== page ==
The supplemental moved through the House as two amendments. The first amendment included $162 billion for the wars in Iraq and Afghanistan and passed by a vote of 268-155. The second amendment was a $95.5 billion vehicle for various domestic spending programs, including scientific research, and passed by a wide majority of 416-12. The measure now moves to the Senate.

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Heinz Center Releases New Ecosystem Report, Calls for Action on Monitoring

Before a packed room on Capitol Hill, the Heinz Center released “The State of Nation’s Ecosystems 2008.” The report provides an authoritative documentation of key environmental trends. Accompanying the release of the 250-plus page ecosystem report, the Heinz Center also issued a call for action. In “Environmental Information: A Road Map to the Future,” the Center calls for bold federal and state action to strengthen and integrate the nation’s environmental monitoring.

According to Robin O’Malley, director of the Heinz Center’s Environmental Reporting program, “…the acreage burned every year by wildfires is increasing, non-native fish have invaded nearly every watershed in the lower 48 states, and chemical contaminants are found in virtually all streams and most groundwater wells, often at levels above those set to protect human health or wildlife. In contrast, ecosystems are increasing their storage of carbon, there are improvements in soil quality and crop yields have grown significantly.”

The companion policy document, “Environmental Information,” notes critical gaps in environmental monitoring and various management challenges. “Environmental data gaps mean we don’t have the entire environmental picture. For example, we don’t track the area of sea grasses – important for every estuary, we don’t adequately measure the storage of carbon in ecosystems – important for future climate change, and we don’t track ground water levels – important for people and ecosystems,” said Thomas Lovejoy, president of the Heinz Center.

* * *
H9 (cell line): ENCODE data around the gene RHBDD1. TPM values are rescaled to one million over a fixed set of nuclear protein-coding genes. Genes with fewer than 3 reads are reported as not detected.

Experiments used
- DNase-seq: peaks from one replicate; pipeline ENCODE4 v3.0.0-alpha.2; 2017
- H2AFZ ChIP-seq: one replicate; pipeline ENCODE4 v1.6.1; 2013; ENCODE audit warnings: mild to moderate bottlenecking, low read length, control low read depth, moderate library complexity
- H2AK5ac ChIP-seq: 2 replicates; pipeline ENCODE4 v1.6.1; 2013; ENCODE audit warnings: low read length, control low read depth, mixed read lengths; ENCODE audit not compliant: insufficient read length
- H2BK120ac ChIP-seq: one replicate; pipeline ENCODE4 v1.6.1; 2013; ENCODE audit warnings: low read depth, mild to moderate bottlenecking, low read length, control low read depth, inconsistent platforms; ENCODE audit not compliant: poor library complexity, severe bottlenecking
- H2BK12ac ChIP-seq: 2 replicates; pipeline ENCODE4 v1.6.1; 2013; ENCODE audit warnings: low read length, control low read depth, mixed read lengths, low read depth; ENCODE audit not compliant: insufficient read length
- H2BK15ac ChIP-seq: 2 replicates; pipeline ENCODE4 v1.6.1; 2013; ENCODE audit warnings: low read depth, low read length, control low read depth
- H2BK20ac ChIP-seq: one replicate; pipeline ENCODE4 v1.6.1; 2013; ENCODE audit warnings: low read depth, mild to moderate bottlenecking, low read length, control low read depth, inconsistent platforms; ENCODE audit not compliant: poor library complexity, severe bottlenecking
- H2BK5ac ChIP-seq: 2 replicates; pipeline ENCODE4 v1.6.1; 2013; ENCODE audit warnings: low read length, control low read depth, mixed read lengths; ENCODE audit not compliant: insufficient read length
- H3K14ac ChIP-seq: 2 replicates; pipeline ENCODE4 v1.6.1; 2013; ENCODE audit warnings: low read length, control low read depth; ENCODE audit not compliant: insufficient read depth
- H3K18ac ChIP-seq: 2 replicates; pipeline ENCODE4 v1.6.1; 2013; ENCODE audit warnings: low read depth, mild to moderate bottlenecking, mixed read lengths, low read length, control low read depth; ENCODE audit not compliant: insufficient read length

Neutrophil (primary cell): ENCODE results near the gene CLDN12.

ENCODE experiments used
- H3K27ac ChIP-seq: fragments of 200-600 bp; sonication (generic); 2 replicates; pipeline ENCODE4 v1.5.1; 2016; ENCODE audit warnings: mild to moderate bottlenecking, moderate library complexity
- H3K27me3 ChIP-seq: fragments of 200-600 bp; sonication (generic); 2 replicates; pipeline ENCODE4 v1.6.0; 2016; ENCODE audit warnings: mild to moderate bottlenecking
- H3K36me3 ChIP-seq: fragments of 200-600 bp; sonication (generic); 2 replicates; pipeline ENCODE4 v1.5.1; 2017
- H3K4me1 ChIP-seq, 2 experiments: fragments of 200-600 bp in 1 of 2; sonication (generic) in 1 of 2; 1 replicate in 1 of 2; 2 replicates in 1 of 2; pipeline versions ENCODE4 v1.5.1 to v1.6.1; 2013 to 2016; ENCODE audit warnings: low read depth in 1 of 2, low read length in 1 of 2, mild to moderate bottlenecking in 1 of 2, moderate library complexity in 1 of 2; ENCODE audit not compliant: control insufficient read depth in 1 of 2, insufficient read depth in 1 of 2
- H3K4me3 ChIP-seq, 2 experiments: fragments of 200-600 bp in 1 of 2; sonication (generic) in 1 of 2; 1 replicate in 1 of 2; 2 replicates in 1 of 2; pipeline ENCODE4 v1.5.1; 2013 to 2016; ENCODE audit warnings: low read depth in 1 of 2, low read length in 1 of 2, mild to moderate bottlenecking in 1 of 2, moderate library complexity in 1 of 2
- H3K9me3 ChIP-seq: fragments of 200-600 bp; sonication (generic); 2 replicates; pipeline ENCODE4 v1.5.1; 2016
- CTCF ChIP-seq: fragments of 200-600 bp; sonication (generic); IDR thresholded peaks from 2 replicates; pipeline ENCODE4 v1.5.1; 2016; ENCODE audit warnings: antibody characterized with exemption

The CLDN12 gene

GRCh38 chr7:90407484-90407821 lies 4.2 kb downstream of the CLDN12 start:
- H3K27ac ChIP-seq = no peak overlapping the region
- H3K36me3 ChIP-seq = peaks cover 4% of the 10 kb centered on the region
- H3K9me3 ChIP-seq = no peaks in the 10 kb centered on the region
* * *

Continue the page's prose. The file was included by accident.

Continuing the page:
On the same day the Heinz Center released its reports, the White House issued a directive to Cabinet Secretaries and Administrators. In short, the directive from the Council on Environmental Quality, Office of Science and Technology Policy, and the Office of Management and Budget states: “For many years, the Administration has supported a variety of efforts to develop national indicators of environmental and natural resource conditions. In 2006, we initiated a study with the National Academy of Public Administration (NAPA) to identify and assess institutional options for developing a national system of environmental indicators. The NAPA Panel of Fellows provided its report in December, 2007. The accompanying Policy Memorandum on National Environmental Status and Trends Indicators (NEST Indicators) sets forth an action plan for key Federal agencies and other partners that will take the next step to further develop our capacity for regular production of national environmental indicators.”

According to the directive, the environmental indicators are envisioned to be a set of high-quality, science-based, statistical measures of selected conditions of our environment and natural resources. To initiate the process, a pilot project has been announced. Federal agencies will work in collaboration with non-federal partners to develop status and trend indicators of water availability, including both quality and quantity.

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What Do the Candidates Think About Science?

The American Institute of Biological Sciences (AIBS) has teamed-up with fifteen other organizations to launch a campaign to highlight the importance of science in the upcoming congressional elections. The campaign, coordinated and spear-headed by Scientists and Engineers for America, also includes the American Chemical Society, American Association for the Advancement of Science, the National Academies, American Society for Biochemistry and Molecular Biology, and other national organizations (see partners at

Campaign organizers have sent a list of questions to all congressional candidates. The campaign now needs the assistance of individual scientists and engineers. You can help by taking a few moments to send an email to your candidates requesting they answer the questions. You may find information about your candidates at , this site also includes a summary of the campaign project questions sent to all congressional candidates.

Individual scientists may also wish to write to their candidates about other federal science policy questions, such as research funding for biodiversity research, the national investment in biological research infrastructure, or other similar federal issues.